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(Mr. Kevin Garcia and Ms. Karina Mae Bacsain and in their Dinagyang and FIlipiniana attires )


Singapore, 16 February 2022 Singapore-based Filipinos Karina Mae Bacsain, a preschool teacher, and Kelvin Justo Garcia, a hotelier, proudly represented the Philippines at the 50th Chingay celebrations (Chingay50), Singapore’s annual street parade held on 12 February 2022.

Ms. Bacsain donned a white, fully-embroidered and beaded mermaid-cut modern Filipiniana gown designed by Kenneth Omar Perez from the province of Batangas while Mr. Garcia wore the colorful tribal costume usually showcased in the Dinagyang Festival, a famous religious and cultural festival held every January in the central Philippine city of Iloilo.

Both Ms Bacsain and Mr. Garcia relished the rare opportunity to represent the Philippines in this year’s edition of Chingay50, alongside representatives from the other local expatriate communities such as those from India, Indonesia, Japan, Mexico, Myanmar, Thailand, and Vietnam.

“Representing the Philippines is an opportunity to show the modern Filipina, someone who is confident to face adversities and challenges that may come,” according to Ms. Bacsain. The Dinagyang costume, according to Mr. Garcia, “best represents the festive culture of the Philippines and the happy outlook of all Filipinos.”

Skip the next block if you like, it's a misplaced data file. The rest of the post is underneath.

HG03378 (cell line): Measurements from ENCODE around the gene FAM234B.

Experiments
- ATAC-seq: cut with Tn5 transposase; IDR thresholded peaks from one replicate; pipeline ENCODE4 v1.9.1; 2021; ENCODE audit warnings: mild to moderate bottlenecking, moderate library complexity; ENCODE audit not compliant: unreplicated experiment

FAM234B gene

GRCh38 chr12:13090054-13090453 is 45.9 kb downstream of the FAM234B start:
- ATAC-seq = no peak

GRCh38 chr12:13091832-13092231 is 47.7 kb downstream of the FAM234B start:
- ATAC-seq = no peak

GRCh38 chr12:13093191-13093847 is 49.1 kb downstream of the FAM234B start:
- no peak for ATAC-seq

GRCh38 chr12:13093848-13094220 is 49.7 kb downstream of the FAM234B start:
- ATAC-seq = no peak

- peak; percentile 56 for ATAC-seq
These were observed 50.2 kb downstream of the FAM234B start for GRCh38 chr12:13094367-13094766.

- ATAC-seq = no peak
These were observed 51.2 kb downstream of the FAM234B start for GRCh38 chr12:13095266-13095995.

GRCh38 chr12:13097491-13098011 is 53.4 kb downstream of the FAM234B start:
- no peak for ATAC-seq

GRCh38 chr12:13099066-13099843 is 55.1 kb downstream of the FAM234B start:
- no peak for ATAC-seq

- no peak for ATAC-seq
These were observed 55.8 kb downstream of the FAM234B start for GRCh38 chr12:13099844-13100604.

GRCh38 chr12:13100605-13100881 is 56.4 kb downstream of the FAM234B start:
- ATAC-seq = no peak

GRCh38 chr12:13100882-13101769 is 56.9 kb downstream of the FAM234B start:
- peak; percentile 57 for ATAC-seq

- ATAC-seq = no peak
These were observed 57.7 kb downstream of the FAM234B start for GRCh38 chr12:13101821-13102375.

Key Filipino individuals who helped conceptualize and prepare Philippine participation in Chinngay50 were Nicole Tumolva, Errol Jave Villalobos, and Mr. Ton Garcia of the Filipino Association of Singapore (FAS).

Now in its 50th year, the Chingay celebration had a theme ‘Ignite Our Dreams’ in the hopes of engaging audiences with innovative presentations of the arts, culture and heritage and encouraging Singapore’s multitude of races to pursue their passions, unleash their potential, and fulfill their aspirations.

Due to public health measures in place, the event had a hybrid format  with a limited in-person audience at the Jewel Changi that included Singapore President Halimah Yacob and Prime Minister Lee Hsien Loong. Watch parties were set up at select community clubs all over the island.

In 2019, youth participants from LEYTeam of the Eastern Visayas region spearheaded the Philippine participation at the Chingay Parade by performing the traditional Filipino war dance called “Dance of the Pintados” as a tribute to Singapore for providing humanitarian assistance to the region affected by Typhoon Haiyan in 2013. LEYTeam’s participation coincided with the celebration of the 50th anniversary of bilateral relations between the Philippines and Singapore.

The Chingay Parade started in 1973 to celebrate the Chinese New Year in Singapore. Since then, it has evolved into one of Asia’s largest annual street performances and float parades, a colorful epitome of the country’s multi-cultural society, which the Filipino diaspora is a part of. The word Chingay is equivalent to the Mandarin ‘zhuang yi’ (妆艺) which means ‘the art of costume and masquerade’ in the Hokkien dialect.

Those who have missed the Chingay50 webcast on 12 February may still watch it on local channels on 27 February 2022 at 7:00 PM and on 6 March 2022 at 1:00 PM.

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